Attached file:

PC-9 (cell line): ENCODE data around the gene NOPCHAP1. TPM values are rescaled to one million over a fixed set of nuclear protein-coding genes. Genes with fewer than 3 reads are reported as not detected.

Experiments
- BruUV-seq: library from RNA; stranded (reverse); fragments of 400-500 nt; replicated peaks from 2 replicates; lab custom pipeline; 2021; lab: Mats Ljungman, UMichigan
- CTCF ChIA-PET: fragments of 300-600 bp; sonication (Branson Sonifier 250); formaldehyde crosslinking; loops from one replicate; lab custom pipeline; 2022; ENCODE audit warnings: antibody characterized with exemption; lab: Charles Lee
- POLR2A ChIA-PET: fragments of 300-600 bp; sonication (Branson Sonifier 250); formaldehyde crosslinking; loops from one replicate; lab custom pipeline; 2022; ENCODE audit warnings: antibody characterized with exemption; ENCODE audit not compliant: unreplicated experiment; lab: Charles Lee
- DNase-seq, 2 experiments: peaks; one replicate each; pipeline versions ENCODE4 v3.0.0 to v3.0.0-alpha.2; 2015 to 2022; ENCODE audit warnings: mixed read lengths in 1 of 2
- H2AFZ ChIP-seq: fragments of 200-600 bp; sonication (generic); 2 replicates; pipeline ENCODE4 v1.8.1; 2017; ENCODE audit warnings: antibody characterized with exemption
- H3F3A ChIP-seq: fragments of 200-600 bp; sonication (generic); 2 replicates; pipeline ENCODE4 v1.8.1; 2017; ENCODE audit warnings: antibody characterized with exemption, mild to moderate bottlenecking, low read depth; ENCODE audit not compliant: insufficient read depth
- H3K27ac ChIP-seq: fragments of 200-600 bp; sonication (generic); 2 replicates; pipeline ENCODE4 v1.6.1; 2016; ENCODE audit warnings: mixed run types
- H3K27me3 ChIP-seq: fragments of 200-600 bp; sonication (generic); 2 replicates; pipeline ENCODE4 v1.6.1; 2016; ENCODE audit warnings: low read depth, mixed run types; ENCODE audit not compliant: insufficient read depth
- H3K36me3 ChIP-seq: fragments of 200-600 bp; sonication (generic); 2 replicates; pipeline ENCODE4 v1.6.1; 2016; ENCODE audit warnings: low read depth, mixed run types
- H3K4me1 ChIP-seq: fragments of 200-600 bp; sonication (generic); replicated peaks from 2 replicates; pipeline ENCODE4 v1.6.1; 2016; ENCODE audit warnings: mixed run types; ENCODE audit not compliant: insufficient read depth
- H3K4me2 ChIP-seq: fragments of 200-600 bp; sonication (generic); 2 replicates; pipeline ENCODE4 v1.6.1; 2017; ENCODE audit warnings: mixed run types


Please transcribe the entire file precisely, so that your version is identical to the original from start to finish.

PC-9 (cell line): ENCODE data around the gene NOPCHAP1. TPM values are rescaled to one million over a fixed set of nuclear protein-coding genes. Genes with fewer than 3 reads are reported as not detected.

Experiments
- BruUV-seq: library from RNA; stranded (reverse); fragments of 400-500 nt; replicated peaks from 2 replicates; lab custom pipeline; 2021; lab: Mats Ljungman, UMichigan
- CTCF ChIA-PET: fragments of 300-600 bp; sonication (Branson Sonifier 250); formaldehyde crosslinking; loops from one replicate; lab custom pipeline; 2022; ENCODE audit warnings: antibody characterized with exemption; lab: Charles Lee
- POLR2A ChIA-PET: fragments of 300-600 bp; sonication (Branson Sonifier 250); formaldehyde crosslinking; loops from one replicate; lab custom pipeline; 2022; ENCODE audit warnings: antibody characterized with exemption; ENCODE audit not compliant: unreplicated experiment; lab: Charles Lee
- DNase-seq, 2 experiments: peaks; one replicate each; pipeline versions ENCODE4 v3.0.0 to v3.0.0-alpha.2; 2015 to 2022; ENCODE audit warnings: mixed read lengths in 1 of 2
- H2AFZ ChIP-seq: fragments of 200-600 bp; sonication (generic); 2 replicates; pipeline ENCODE4 v1.8.1; 2017; ENCODE audit warnings: antibody characterized with exemption
- H3F3A ChIP-seq: fragments of 200-600 bp; sonication (generic); 2 replicates; pipeline ENCODE4 v1.8.1; 2017; ENCODE audit warnings: antibody characterized with exemption, mild to moderate bottlenecking, low read depth; ENCODE audit not compliant: insufficient read depth
- H3K27ac ChIP-seq: fragments of 200-600 bp; sonication (generic); 2 replicates; pipeline ENCODE4 v1.6.1; 2016; ENCODE audit warnings: mixed run types
- H3K27me3 ChIP-seq: fragments of 200-600 bp; sonication (generic); 2 replicates; pipeline ENCODE4 v1.6.1; 2016; ENCODE audit warnings: low read depth, mixed run types; ENCODE audit not compliant: insufficient read depth
- H3K36me3 ChIP-seq: fragments of 200-600 bp; sonication (generic); 2 replicates; pipeline ENCODE4 v1.6.1; 2016; ENCODE audit warnings: low read depth, mixed run types
- H3K4me1 ChIP-seq: fragments of 200-600 bp; sonication (generic); replicated peaks from 2 replicates; pipeline ENCODE4 v1.6.1; 2016; ENCODE audit warnings: mixed run types; ENCODE audit not compliant: insufficient read depth
- H3K4me2 ChIP-seq: fragments of 200-600 bp; sonication (generic); 2 replicates; pipeline ENCODE4 v1.6.1; 2017; ENCODE audit warnings: mixed run types